Revelations that Prime Minister Justin Trudeau of Canada has dressed up in brownface and blackface on multiple occasions have rocked his re-election campaign, reinforcing a narrative that has dogged him throughout his political career: that he isn’t really who he portrays himself to be.
Mr. Trudeau has long cast himself as a glittering spokesman for the world’s beleaguered liberals, standing up to President Trump, supporting gender and Indigenous rights, welcoming immigrants, and fighting climate change and racism.
But that carefully calibrated image suffered a major blow this week when photos and a video emerged of the prime minister dressing up as racial caricatures in the early 1990s and in 2001.
One showed him at an “Arabian Nights” party, dressed up as Aladdin in brownface makeup and a turban, his arms wrapped around a woman. The picture was taken while Mr. Trudeau was 29 and teaching at a school in Vancouver, British Columbia.
While apologizing for that image at an appearance on Wednesday night, Mr. Trudeau also admitted to dressing up in blackface while performing “Day-O,” the Jamaican folk song, in high school.
Then, on Thursday morning, more damaging material surfaced. Mr. Trudeau’s campaign spokeswoman, Zita Astravas, confirmed that a video posted by GlobalNews, a Canada-based news organization, showed the prime minister in the early 1990s dressed in blackface and an Afro wig. In the video, he is waving his hands around and sticking out his tongue.
And the Canadian Broadcasting Corporation posted another photo from the 2001 “Arabian Nights” party. In it, Mr. Trudeau, again in brownface and wearing a turban, has his arms around two Sikh men.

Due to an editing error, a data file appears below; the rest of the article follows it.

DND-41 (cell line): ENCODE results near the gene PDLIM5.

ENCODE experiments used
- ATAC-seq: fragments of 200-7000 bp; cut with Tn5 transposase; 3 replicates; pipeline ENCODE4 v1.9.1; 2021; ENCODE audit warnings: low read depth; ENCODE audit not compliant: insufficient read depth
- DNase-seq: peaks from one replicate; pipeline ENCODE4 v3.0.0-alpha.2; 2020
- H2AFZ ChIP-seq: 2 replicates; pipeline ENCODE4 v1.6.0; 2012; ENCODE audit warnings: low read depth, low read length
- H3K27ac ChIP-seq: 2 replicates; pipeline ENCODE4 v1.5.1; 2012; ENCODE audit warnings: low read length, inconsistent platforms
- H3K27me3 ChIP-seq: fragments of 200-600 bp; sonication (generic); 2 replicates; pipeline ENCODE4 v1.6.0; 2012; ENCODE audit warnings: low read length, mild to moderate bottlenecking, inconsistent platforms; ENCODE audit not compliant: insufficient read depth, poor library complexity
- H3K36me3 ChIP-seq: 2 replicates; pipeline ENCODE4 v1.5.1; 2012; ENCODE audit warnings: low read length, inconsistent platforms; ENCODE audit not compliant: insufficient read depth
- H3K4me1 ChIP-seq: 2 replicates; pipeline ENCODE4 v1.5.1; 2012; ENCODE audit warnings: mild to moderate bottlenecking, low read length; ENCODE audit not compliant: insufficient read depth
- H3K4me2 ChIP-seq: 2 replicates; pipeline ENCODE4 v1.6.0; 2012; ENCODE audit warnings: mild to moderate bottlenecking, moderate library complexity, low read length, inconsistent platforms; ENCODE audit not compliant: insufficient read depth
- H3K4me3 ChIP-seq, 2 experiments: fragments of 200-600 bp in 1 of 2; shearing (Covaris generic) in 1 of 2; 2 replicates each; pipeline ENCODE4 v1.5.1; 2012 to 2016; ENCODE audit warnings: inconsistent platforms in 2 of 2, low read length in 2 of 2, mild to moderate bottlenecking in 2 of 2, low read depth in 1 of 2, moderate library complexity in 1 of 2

The disclosure of these episodes come only a few months after accusations surfaced that Mr. Trudeau had bullied his former justice minister and attorney general, an Indigenous woman, while pressing her to settle corruption charges against a major Quebec engineering company. When she didn’t comply, she accused him of demoting her.
“Justin Trudeau has carefully crafted an image of what Canadians aspire to: hope, openness to the world and youth,” said Jean-Marc Léger, chief executive of Léger, a leading polling company in Montreal. “The blackface episode shatters that perfect image and casts questions on his authenticity.”
Nevertheless, he said, Canadians were a “forgiving people” and predicted that Mr. Trudeau, who on Wednesday night apologized repeatedly for behavior that had taken place nearly two decades ago, could still recover.
Nik Nanos, the founder of Nanos Research, an Ottawa polling firm, said that finding a way back, while not impossible, will be very difficult for Mr. Trudeau and his Liberal Party.
“This is about as bad news as you can get in a campaign,” he said. “The Liberals have to find a way to change the channel.”